November 2011 Archives - Transmission Digest
Salvaging the Cover on Overheated Honda Converters

The normal hydraulic forces within the torque converter push the TCC piston toward the cover; the TCC piston reacts like a “normally on” pressure switch. It is normally pushed to the apply position and is released only when the flow of TCC-release/charge oil between the piston and cover floats the piston off the cover.

Sometimes Lucky is Better than Good

A mid-’90s Dodge Caravan came into the shop with the complaint of a rough noise/feel when driven above 45-50 mph. The van had been into a couple of other local shops in an attempt to find the noise with no success, and the customer was getting frustrated.

As normal, I started with a road test to see whether I could duplicate the customer complaint. Sure enough, upon reaching 45 miles per hour the van started to make a low growling sound and you could feel a little vibration through the steering wheel. It was time to get the van inside and do a visual inspection.

Shop Transforms ’06 Dodge Charger into Hot Rod for Greater Calling

The sheriff wanted to be more competitive with his Charger so he could win more than one third of his races. The Charger – here in Metro Denver – ran the quarter mile in 15.9 seconds and averaged 88 mph with the stock 5.7 Liter Hemi engine, automatic transmission and 2.80 differential gears.

Connected or Disconnected

The motor vehicle is a combination of many separate components and operating systems that are mechanical, hydraulic, electronic, and air or vacuum operated. Successful diagnosis and repair can be accomplished only by viewing the problem with a systemic approach and careful consideration of the entire group of components that can influence or be the cause of the complaint.

Let’s Talk about Adaptive Shift Strategy

The 604 was the first American computer-controlled transmission with adaptive shift strategy. The relearn process was not much different from what it is for today’s transmissions. For those of you who were not in the transmission industry back then, there was no quick-learn procedure for the 604. The quick-learn feature was not available until the mid-’90s. You actually had to drive the car at different throttle openings to relearn the shift adapts, and it could take 30 minutes or more of driving time to get it right.

November 2011 Issue

In This Issue
2004 & later GM ‘T’ truck: 4L60-E TPD-model changes
4L65-E M33 partial-hybrid transmission: Auxiliary-pump filter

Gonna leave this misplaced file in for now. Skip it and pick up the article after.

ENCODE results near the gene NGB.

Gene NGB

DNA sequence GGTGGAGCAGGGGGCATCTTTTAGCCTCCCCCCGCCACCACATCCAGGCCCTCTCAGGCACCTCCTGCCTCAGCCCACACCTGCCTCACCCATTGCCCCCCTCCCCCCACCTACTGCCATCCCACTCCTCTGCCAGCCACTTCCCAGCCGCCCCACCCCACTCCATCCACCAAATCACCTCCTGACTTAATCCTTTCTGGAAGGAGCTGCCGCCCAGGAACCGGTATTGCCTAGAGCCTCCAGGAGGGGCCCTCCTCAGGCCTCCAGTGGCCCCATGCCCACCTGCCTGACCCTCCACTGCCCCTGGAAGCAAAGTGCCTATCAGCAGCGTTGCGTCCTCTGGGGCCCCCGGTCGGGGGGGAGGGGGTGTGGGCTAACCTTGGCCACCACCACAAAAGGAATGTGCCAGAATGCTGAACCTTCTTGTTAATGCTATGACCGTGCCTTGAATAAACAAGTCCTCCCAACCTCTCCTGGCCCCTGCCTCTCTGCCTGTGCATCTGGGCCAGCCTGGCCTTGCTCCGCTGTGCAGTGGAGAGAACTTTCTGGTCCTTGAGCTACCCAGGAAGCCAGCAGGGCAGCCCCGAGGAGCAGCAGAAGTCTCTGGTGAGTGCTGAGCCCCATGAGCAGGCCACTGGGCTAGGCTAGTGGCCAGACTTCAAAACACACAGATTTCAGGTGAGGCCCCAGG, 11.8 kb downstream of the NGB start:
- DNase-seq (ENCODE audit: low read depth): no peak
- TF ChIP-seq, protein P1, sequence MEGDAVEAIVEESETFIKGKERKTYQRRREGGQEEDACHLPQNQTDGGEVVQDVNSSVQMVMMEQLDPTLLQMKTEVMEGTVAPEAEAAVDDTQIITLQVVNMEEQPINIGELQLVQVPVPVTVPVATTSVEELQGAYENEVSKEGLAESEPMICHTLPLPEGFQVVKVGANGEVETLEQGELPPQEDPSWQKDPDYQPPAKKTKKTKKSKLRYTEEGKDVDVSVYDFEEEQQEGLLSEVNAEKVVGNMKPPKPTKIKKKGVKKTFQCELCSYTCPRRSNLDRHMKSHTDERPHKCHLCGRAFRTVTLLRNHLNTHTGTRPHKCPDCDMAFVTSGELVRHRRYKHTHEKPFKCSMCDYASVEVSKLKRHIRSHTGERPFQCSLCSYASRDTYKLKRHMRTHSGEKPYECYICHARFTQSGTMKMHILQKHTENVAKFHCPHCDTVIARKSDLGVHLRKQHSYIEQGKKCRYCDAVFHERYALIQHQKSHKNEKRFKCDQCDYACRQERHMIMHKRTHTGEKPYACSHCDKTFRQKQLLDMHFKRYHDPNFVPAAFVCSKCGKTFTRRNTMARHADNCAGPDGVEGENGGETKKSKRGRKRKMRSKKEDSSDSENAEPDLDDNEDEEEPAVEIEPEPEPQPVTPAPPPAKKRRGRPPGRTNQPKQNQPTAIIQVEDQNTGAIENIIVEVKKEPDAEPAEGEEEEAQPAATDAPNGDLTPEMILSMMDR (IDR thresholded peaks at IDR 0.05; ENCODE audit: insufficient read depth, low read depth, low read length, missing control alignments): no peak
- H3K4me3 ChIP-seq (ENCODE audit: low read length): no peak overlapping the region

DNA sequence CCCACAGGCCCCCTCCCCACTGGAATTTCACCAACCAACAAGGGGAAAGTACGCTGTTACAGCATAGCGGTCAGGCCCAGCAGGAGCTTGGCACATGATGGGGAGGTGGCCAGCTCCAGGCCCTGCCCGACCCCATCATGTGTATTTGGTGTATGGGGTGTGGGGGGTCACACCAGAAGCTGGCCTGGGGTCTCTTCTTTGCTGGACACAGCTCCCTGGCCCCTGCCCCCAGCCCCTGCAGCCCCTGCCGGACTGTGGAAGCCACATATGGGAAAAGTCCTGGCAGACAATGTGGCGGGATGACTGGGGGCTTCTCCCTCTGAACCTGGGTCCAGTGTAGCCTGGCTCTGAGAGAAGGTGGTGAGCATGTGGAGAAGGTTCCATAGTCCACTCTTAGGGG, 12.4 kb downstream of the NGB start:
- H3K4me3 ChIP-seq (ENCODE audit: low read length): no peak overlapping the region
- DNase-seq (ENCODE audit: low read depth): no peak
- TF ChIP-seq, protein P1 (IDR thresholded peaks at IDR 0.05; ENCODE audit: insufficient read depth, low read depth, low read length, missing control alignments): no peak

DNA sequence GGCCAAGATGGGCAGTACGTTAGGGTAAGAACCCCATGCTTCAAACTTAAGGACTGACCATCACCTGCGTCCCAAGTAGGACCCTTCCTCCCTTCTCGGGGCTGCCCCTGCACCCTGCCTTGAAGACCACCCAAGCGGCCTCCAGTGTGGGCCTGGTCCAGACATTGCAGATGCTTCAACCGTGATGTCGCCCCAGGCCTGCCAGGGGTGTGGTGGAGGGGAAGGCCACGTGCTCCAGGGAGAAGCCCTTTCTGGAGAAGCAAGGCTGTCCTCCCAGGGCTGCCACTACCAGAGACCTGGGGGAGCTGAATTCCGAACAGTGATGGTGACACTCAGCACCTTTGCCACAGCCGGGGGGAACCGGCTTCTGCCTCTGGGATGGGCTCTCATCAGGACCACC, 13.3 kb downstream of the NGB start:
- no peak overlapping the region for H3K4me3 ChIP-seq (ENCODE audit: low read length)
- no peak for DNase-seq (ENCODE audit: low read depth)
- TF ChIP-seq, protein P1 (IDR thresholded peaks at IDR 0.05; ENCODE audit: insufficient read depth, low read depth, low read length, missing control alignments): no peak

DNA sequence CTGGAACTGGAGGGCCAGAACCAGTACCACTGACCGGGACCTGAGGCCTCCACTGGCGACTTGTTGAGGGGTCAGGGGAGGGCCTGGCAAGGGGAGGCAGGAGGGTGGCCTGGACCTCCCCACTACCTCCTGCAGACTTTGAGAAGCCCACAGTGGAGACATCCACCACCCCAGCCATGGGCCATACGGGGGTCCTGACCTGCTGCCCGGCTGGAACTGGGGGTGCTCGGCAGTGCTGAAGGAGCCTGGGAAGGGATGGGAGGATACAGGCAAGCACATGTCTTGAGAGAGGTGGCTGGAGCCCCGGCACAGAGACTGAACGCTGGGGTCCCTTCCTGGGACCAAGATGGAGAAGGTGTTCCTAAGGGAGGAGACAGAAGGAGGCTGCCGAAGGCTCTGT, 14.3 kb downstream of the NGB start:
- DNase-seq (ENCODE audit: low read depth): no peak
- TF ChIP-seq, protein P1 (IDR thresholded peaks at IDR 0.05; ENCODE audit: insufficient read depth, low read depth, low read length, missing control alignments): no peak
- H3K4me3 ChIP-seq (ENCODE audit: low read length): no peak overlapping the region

Allison 1000/2000 series: No forward movement

Self-Aligning Release Bearings

Many of today’s release bearings may not look like the original bearing that was in the vehicle. A large number of release bearings are now of the “self-centering” type.

An Interesting ‘Spin-off’ of a Hall-Effect Speed Sensor

Since the time of writing that article, it seems the Hall-effect style of sensor is favored among the manufacturers, most likely because of its reliability and the cost effectiveness of producing it. This sensor can be either a two- or three-wire design, with the frequency signal being generated by a magnetic wheel (ring) or by the teeth of a gear. The three-wire design consists of a voltage-supply wire, a ground and a signal wire. The two-wire design has a voltage-supply wire and a signal wire. For this two-wire sensor to work a resistor inside the TCM/PCM is wired to ground, allowing the voltage on the signal wire to drop when the rotating magnet is used to “chop” the sensor circuit and producing the signal pulse.

What’s Causing Third-Clutch Failures in Honda Five-Speeds?

For a while now I have been interested in finding out what is causing third-clutch failures in Honda five-speed transmissions. An opportunity finally presented itself when a customer brought in his 2003 Honda LX with a 3.0L engine and a BAYA five-speed automatic transmission. We had overhauled this transmission three years ago when the vehicle had 60,000 miles. Now with 134,000 miles the vehicle had an erratic 2-3 shift and code P0780 “Problem in Shift Control System.” When we disassembled the unit the only problems we found were burnt third clutches (Figure 1) and badly burnt fluid.

The Customer Will Believe It Only If You Do

A half-hearted attempt to make a sale leads to disbelief on the part of the customer: “Well, your brakes are pretty worn out. You may want to think about replacing them.” Does the customer need the brake job or not? If he does, tell him so. If not, tell him when he will. Being wishy-washy about it doesn’t do either side any good. The customer loses confidence and you don’t make sales.